to Alma Thomas, who exhibited solo at the Whitney at the age of 81
My page is blank again, Miss Thomas.
I anguish over metrics. Are my rhetorics
a bore? Is there madness in my metaphor, does
the rhyme convey my strife? I stare at
the dead spider on my window screen, grieve
“I’m too damn old to write.” That’s when I see
the pink azalea by my fence, Miss Thomas,
brown sprouts dreaming green.
I never see azaleas, Miss Thomas, that I don’t
think of you-wedged between canvas and bed,
broken hip mending, spinning out scarlet strokes
that float across 13 feet of empty. 158 inches of
“Red Azaleas Singing and Dancing Rock and Roll Music”-
you, feeling 20 inside, wanting more time. When I
look at my page again, Miss Thomas, my words
shimmy, pinhole bright light, ignite with ruby, daub
chunky green. I am seeing my pages as if from
the moon: anew, beautiful.
But what about the voice at my desk that says
I am too damn old to learn how to write? That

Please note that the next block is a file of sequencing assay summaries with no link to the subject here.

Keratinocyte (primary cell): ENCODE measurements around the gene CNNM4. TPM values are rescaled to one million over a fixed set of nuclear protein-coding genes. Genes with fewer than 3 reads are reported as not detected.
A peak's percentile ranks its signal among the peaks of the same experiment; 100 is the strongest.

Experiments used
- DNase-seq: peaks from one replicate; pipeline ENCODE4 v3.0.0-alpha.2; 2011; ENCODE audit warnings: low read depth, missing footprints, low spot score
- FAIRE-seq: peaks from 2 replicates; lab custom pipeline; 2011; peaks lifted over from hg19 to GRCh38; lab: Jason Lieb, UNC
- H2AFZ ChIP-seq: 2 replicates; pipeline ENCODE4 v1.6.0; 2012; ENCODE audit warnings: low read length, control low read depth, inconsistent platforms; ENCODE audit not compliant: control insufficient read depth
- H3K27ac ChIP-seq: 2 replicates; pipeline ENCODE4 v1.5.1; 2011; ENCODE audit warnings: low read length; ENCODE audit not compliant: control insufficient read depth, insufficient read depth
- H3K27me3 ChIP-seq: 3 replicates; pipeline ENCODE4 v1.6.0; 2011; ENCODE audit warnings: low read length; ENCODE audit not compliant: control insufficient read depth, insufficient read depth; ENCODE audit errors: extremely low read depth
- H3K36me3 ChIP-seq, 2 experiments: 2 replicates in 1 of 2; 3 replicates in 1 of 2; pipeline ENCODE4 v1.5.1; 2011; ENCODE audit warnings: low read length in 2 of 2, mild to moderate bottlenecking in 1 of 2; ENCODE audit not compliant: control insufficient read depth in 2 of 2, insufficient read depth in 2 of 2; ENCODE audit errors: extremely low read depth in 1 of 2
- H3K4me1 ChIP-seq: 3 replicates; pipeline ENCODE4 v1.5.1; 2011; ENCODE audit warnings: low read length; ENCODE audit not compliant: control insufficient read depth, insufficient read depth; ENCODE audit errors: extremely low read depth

woman in my poetry workshop who smirked when
she read this, and asked me what in the world
I think I could tell you? When I turned my back
to her, Miss Thomas it was the truth, I said,
Ann Chinnis has been an Emergency Physician for 40 years and studies in the Writers Studio Master Class under Philip Schultz. She recently participated in a writeathon which opened a new creative world for her writing! Her poetry has been published in The Speckled Trout Review, Sky Island Journal, Sheila-Na-Gig, Nostos, among others. Her first chapbook, Poppet, My Poppet, is forthcoming by Finishing Line Press. Ann Chinnis lives with her wife in Virginia Beach, Virginia where she delights in that mysterious space where the sea meets the sky.
The Ekphrastic Review
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